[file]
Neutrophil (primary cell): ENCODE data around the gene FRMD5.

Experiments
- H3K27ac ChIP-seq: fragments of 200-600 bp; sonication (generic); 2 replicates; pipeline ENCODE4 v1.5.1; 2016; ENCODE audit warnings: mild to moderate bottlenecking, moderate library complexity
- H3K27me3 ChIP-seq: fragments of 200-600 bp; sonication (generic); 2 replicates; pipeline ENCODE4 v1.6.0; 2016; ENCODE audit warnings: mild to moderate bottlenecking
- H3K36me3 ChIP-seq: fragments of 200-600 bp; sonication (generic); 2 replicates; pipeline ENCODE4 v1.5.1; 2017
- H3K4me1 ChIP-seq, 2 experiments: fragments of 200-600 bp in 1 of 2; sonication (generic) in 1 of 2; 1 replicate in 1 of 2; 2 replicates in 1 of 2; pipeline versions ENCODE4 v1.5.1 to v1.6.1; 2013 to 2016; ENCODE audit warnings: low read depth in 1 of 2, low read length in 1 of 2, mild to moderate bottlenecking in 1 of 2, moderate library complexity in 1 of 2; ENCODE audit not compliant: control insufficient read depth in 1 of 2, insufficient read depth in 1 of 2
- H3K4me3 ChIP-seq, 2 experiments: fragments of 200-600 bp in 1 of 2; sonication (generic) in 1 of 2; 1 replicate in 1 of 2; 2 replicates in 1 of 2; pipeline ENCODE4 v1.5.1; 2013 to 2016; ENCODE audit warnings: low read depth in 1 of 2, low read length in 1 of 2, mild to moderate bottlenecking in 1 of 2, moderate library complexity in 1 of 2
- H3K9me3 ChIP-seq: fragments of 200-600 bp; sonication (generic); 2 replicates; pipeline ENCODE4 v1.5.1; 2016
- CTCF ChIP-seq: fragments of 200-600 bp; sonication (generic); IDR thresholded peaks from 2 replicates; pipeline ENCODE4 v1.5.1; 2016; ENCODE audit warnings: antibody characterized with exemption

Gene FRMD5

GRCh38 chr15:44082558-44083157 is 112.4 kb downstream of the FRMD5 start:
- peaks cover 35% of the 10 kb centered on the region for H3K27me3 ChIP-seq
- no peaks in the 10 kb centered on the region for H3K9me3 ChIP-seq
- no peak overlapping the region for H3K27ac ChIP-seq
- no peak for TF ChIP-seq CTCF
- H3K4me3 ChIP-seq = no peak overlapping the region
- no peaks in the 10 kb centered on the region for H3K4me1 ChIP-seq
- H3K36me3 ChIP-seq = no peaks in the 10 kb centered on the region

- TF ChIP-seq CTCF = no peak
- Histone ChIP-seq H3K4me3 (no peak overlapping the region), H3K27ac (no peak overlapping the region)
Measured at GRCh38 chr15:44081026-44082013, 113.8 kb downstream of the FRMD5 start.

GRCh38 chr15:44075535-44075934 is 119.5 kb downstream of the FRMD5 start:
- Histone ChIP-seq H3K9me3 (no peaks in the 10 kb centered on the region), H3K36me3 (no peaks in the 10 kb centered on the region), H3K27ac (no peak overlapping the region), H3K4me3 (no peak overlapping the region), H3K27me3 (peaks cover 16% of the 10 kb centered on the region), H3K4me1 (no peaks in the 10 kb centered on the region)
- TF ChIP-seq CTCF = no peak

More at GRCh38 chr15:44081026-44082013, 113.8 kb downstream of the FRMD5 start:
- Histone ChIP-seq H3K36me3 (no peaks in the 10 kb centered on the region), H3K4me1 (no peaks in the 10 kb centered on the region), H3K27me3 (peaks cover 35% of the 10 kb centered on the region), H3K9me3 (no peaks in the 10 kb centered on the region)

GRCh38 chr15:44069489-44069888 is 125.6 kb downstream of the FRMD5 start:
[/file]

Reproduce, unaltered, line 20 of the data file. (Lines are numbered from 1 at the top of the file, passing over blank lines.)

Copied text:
- Histone ChIP-seq H3K4me3 (no peak overlapping the region), H3K27ac (no peak overlapping the region)